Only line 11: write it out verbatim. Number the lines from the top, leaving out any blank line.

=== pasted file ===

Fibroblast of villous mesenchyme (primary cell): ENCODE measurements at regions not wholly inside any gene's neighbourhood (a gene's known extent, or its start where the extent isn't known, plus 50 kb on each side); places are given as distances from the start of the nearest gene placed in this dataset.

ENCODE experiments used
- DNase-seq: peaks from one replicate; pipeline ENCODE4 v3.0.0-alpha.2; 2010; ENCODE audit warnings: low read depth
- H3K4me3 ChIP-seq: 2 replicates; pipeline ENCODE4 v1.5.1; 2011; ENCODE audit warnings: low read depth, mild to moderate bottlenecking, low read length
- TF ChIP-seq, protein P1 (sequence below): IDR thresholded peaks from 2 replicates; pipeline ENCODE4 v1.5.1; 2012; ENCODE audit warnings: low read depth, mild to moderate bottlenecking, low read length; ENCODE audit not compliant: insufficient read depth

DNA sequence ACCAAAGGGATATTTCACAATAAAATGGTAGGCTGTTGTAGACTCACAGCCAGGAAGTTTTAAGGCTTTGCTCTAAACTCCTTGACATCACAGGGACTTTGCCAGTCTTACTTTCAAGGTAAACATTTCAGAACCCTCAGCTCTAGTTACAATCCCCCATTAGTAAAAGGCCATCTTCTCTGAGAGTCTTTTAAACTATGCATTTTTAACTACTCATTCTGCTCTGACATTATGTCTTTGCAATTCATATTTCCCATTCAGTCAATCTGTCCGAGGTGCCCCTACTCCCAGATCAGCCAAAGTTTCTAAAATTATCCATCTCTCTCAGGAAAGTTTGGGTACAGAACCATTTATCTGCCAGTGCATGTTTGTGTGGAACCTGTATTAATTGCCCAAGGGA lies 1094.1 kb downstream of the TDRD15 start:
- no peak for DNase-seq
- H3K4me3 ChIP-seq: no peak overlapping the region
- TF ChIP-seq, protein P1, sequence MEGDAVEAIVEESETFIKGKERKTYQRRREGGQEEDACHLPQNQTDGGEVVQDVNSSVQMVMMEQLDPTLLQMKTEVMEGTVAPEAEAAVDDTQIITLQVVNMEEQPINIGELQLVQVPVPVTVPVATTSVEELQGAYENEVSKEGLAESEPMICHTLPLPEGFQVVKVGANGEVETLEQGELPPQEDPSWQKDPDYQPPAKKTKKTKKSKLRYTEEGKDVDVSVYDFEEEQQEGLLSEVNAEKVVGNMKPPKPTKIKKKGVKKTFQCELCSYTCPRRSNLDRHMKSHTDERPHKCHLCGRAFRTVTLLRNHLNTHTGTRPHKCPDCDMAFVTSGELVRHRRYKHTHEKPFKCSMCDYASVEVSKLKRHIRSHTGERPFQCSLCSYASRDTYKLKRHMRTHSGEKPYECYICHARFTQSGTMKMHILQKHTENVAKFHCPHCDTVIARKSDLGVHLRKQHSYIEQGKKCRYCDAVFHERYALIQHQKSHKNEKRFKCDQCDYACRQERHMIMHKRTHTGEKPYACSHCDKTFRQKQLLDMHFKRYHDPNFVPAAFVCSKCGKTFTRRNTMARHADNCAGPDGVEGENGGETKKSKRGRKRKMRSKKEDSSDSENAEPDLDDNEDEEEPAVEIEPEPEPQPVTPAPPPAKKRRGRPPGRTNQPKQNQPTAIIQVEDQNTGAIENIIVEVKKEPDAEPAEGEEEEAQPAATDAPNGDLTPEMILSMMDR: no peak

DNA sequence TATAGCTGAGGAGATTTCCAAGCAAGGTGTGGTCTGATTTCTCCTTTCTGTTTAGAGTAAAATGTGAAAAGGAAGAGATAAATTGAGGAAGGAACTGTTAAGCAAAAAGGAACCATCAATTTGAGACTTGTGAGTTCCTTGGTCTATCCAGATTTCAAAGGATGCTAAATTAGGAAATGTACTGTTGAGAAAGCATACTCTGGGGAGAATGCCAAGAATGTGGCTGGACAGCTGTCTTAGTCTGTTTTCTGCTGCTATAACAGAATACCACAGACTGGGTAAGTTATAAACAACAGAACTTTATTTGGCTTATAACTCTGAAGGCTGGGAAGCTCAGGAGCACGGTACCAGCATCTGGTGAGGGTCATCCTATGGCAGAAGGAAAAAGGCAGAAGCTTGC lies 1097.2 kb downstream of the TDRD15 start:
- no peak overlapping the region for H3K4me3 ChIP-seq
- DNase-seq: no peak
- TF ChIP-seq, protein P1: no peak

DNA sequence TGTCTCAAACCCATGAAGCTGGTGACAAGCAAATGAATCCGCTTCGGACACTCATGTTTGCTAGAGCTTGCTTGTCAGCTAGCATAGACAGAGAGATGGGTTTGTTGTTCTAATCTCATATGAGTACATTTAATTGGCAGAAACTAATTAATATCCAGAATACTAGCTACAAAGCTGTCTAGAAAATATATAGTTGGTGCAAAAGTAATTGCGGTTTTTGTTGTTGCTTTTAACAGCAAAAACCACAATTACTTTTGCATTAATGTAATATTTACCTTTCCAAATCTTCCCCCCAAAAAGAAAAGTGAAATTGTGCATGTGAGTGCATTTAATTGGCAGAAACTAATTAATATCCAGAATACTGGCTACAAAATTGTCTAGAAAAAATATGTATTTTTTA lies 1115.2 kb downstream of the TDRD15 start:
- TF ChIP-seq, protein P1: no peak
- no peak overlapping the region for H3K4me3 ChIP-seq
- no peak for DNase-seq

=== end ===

- no peak overlapping the region for H3K4me3 ChIP-seq